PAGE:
Participatory Design/Co-design Worksession
- Engage real world users in design activities in order to uncover new ideas, priorities, and flows
- Challenge our assumptions about feature development and the value proposition of our products
- Generate new ideas based on direct input from our target audience
- More certainty that our products meet the needs of their target audience.
Participants2 facilitators (facilitators + notetaker)
Tip: it’s best to get an expert on board to help you run these methods.
MaterialsDesign materials (e.g., worksheet printouts, cards with images and words, everyday materials for creating prototypes, Sharpies, postits)
Recording equipment (notetaker, or video/audio)
A private, brightly-lit room with ample workspace in a neutral location
Drinks, snacks and other comfort-setting details
Define your topic for investigation (questions or assumptions that you want to answer).
Recruit your participants. Groups should be between 3-16 people depending on your need. Focus on your existing users or those groups that can best help you to get to answers for your questions. See our recruiting guide for more information.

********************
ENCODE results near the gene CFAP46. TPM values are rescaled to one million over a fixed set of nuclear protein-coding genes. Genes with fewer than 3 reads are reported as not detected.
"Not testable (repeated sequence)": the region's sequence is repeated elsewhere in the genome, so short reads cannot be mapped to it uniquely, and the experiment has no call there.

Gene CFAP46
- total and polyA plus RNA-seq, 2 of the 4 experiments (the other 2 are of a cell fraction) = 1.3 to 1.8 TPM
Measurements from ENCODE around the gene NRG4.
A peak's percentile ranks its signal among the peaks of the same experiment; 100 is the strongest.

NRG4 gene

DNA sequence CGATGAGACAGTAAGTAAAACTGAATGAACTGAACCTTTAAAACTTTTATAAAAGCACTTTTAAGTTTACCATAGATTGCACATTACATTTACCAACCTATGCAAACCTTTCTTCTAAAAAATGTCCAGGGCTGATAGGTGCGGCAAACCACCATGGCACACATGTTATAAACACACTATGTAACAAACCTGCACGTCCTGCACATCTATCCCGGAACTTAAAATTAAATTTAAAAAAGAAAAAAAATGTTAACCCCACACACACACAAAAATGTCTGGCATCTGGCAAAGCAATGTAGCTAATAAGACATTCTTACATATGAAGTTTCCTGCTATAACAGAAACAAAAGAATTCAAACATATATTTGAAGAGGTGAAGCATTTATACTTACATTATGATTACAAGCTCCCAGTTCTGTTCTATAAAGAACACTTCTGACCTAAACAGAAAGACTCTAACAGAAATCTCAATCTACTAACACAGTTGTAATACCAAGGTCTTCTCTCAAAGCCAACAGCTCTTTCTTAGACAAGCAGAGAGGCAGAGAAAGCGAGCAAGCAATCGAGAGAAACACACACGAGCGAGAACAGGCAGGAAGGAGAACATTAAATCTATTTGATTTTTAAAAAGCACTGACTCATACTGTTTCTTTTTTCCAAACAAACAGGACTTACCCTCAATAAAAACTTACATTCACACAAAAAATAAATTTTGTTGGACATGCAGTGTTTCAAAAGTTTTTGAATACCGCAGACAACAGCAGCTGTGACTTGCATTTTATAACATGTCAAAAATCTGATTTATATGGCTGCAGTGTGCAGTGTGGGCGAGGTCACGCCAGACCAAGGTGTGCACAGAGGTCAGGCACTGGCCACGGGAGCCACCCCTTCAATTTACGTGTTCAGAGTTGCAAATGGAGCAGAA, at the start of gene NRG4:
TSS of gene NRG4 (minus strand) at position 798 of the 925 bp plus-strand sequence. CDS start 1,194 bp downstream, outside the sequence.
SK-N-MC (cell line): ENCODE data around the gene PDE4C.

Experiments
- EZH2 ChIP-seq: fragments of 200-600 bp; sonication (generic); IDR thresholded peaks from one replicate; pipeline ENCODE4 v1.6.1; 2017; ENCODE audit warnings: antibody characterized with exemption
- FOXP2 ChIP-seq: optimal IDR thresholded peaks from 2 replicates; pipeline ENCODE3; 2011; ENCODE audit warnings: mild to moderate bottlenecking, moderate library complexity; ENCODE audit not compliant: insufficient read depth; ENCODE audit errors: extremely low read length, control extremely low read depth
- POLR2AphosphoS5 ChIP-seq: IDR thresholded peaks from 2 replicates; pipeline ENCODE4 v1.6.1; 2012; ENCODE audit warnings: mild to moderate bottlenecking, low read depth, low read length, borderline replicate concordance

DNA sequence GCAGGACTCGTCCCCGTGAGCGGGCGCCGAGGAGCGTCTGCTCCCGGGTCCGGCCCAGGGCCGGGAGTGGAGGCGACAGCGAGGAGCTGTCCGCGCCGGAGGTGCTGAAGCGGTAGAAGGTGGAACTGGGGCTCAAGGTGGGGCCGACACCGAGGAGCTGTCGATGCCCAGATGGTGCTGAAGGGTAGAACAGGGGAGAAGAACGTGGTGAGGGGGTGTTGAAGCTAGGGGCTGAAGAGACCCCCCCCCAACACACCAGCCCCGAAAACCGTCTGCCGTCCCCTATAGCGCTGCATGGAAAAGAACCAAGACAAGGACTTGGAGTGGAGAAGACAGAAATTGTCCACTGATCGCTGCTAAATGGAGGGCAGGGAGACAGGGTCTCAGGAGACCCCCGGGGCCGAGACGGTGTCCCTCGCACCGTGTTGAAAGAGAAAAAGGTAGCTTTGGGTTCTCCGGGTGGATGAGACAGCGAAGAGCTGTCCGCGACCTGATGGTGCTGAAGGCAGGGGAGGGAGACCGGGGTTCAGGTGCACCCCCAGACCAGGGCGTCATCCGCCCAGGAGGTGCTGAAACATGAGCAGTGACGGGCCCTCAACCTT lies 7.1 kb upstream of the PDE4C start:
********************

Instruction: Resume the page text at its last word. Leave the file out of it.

Build a guide for the session and prepare some materials that will prompt discussion amongst participants. Plan with timing in mind. A participatory design session is typically 60-90 minutes. Prep time is roughly 2 hours for each 15 minute exercise conducted. Prep time includes designing goals for the session, distilling questions to probe, and selecting activities that best draw out user needs and priorities. Try to involve your whole team so that everyone gets face time with the users. Here are some participatory design activities (you can use several):
- Card sort : Exercise where users organize pre-made cards with words and/or images to indicate priority and preference.
- Mock-ups : Simple models created by/with users to express an idea. Uses everyday materials or paper to dimensionalize.
- Storyboarding: Collages using visual and verbal triggers that are created and ordered by users to illustrate sequences.
A session should consist of: (1) Breaking the ice, (2) Talking about the issues for investigation, (3) Gathering specific design ideas, and (4) Wrapping up.
Allow roughly 4 hours of synthesis time for each 60 minute session, including time for light documentation.